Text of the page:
German apparel giant Adidas suffered heavy losses for Q4 2022 and looks to rebuild its business model throughout 2023.
Adidas AG recently released its Q4 2022 financial report, which revealed heavy losses sustained on several tiers. For the fourth quarter of last year, the German apparel giant suffered an operating loss of 724 million euros. In addition, the Bavaria-based multinational corporation also sustained a 482-million-euro net loss from continuing operations.
Following the abysmal Q4 2022 performance, Adidas slashed its dividend and warned of its first annual loss in thirty-one years. During the last quarter, the apparel powerhouse terminated its extremely lucrative partnership with Ye, formerly Kanye West. Last October, the Adidas-Ye deal severance came after the controversial rap star and business mogul made several antisemitic comments.
Adidas currently projects a full-year operating loss of 700 million euros for 2023, including a 500 million euro potential Yeezy inventory write-off. Furthermore, the company’s full-year operating loss estimation also includes a substantial 200 million euros in “one-off costs.”
Adidas could recommend a dividend of 70 euro cents per share at its upcoming May general meeting. This development marks a sizable reduction from the 3.30 euros per share the shoes and clothing designer had in 2021.
For the fourth quarter of 2022, Adidas also saw its currency-neutral revenues decline by 1% following its termination of the Yeezy deal. According to the company, its currency-neutral revenue would reduce further at a high-single-digit rate throughout 2023.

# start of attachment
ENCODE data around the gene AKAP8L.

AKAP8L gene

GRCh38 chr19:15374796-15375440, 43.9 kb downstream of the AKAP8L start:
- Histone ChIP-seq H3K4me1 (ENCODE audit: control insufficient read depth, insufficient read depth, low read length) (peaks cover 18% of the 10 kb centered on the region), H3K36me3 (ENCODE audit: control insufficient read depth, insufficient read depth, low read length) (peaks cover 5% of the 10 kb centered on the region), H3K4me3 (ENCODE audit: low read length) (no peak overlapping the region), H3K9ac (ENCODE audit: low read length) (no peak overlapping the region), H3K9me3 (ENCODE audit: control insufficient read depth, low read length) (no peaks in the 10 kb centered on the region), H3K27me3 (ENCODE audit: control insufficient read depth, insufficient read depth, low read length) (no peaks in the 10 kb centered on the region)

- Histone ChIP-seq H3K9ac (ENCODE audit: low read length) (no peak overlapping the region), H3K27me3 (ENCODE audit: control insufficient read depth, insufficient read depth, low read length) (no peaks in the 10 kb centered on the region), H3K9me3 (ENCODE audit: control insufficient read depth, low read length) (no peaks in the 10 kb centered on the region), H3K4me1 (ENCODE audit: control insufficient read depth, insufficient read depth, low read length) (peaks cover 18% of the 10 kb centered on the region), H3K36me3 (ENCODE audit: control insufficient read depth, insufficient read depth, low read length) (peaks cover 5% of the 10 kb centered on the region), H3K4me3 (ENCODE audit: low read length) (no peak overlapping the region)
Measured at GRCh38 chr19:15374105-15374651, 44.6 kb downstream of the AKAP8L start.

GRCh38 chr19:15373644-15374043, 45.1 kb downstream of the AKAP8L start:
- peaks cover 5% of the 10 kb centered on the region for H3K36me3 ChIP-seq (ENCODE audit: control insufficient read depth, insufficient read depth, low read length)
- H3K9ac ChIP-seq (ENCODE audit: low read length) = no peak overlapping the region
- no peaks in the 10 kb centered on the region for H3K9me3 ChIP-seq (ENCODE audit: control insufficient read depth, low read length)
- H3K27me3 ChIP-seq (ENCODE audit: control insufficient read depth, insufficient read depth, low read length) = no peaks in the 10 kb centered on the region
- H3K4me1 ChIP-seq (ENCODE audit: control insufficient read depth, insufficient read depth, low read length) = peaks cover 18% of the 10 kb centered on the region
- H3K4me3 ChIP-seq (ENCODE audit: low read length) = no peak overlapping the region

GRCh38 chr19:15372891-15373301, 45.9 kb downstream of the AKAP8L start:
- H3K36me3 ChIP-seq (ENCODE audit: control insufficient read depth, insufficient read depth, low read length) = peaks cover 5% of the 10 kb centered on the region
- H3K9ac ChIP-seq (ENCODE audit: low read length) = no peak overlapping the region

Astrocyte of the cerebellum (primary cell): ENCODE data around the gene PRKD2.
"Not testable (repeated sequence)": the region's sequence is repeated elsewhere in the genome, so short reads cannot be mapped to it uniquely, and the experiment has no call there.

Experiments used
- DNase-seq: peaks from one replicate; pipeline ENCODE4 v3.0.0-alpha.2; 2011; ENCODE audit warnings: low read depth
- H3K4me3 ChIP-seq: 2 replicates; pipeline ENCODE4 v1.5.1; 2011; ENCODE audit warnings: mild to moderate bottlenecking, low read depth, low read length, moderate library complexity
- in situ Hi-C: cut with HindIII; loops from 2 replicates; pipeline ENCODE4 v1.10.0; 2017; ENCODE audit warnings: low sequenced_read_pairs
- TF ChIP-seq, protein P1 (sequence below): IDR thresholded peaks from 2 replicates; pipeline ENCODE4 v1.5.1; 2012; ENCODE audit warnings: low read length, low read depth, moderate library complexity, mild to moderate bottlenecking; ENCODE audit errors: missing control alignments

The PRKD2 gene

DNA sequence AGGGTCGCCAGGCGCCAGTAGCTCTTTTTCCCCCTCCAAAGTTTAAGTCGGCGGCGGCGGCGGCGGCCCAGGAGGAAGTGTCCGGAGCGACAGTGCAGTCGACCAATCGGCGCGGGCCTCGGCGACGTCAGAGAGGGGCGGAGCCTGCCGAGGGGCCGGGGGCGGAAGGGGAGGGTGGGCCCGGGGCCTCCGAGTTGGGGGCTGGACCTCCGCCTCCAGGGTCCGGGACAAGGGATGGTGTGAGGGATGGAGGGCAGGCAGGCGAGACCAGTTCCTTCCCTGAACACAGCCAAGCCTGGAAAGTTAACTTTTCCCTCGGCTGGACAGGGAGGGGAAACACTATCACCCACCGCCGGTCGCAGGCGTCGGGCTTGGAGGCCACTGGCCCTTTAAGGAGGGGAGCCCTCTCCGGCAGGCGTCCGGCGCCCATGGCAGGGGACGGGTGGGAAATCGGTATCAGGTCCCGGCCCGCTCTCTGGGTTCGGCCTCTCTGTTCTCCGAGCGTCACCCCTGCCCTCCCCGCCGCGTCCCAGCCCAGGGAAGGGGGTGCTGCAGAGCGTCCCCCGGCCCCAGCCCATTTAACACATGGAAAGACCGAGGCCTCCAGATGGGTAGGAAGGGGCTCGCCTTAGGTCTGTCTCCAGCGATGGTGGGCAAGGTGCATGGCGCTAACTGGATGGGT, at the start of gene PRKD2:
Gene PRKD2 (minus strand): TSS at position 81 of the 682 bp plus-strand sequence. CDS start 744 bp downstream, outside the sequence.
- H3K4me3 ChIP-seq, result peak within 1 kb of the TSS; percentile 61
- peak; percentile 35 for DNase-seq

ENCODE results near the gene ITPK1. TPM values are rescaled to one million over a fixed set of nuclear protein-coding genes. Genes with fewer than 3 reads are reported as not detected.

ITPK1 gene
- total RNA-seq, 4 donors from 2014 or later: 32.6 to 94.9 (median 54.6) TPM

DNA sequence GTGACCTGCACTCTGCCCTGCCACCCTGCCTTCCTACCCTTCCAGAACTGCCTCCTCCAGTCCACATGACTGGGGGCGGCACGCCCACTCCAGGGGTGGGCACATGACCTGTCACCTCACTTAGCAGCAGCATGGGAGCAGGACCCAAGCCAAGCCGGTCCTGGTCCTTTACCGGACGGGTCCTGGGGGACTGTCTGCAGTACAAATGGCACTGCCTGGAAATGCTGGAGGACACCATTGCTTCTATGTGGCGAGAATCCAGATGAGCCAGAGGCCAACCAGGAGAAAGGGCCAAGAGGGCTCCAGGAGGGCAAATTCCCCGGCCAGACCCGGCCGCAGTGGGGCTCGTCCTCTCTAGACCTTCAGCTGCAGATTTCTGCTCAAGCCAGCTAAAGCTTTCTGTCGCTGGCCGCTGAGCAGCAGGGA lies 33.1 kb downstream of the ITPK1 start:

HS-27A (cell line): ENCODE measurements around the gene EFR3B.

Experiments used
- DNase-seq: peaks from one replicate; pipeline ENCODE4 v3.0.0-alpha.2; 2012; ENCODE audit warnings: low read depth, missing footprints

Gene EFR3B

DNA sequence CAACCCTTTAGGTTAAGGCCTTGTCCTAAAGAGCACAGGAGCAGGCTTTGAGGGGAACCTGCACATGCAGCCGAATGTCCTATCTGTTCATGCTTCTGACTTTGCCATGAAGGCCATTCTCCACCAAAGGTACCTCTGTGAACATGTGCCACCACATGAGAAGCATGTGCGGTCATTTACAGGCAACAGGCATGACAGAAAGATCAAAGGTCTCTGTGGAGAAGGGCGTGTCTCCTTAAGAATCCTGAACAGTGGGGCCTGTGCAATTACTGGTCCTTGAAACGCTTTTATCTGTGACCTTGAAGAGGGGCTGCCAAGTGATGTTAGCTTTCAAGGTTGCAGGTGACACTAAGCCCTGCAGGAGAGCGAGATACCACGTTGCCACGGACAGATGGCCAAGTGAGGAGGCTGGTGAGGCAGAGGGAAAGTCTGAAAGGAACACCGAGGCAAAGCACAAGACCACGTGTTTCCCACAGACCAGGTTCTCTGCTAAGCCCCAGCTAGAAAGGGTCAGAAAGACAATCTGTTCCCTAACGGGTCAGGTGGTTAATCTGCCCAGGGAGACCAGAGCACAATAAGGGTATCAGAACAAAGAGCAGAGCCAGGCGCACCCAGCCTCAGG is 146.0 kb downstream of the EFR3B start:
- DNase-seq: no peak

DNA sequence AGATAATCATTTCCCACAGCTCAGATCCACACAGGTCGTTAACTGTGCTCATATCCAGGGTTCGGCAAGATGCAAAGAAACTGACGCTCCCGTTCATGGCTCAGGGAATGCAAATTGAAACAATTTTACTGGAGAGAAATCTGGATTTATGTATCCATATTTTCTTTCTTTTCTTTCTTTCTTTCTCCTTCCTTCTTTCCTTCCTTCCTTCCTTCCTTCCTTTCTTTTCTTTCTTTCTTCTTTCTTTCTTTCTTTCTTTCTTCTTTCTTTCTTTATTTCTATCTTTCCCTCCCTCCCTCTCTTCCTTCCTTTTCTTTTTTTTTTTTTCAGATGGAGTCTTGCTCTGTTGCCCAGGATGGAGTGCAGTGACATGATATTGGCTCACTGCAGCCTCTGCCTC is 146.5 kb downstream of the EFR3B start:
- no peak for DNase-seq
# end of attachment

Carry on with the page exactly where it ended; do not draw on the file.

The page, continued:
Adidas CEO Comments on Underwhelming Q4 2022 Performance
New Adidas CEO Bjørn Gulden, who succeeded Kasper Rørsted at the beginning of the year, spoke on the disappointing figures. Describing 2023 as a “transition year,” Gulden explained that the company seeks to return to profitability next year. According to him, Adidas will try to reduce inventories, as well as discounts, in 2023 en route to re-establishing itself in 2024. As Gulden put it:
“Adidas has all the ingredients to be successful, but we need to put our focus back on our core: product, consumers, retail partners, and athletes.”
Gulden also identified concerted staff efforts as a vital catalyst for rebuilding Adidas’ business model. In the chief executive’s own words:
“Motivated people and a strong Adidas culture are the most important factors to build a unique Adidas business model again. A business model built to focus on serving our consumer through both wholesale and DTC, that balances global direction with local needs that is fast and agile, and of course, always invests in sports and culture to keep building credibility and brand heat.”
Adidas terminated its relationship with Ye’s Yeezy brand last October as a show of disapproval against racial abuse. At the time, the apparel giant said it did not “tolerate antisemitism and any other sort of hate speech.”
In November, Adidas launched an investigation into alleged sexual misconduct by Ye displayed toward staff. The investigation came on the heels of a Rolling Stone publication that claimed the controversial rapper used sexual antics on employees. These antics included lewd and inappropriate behavior and sexually charged foul language. In addition, allegations against Ye stated that he showed hardcore pornographic material to Adidas/Yeezy staff at meetings.
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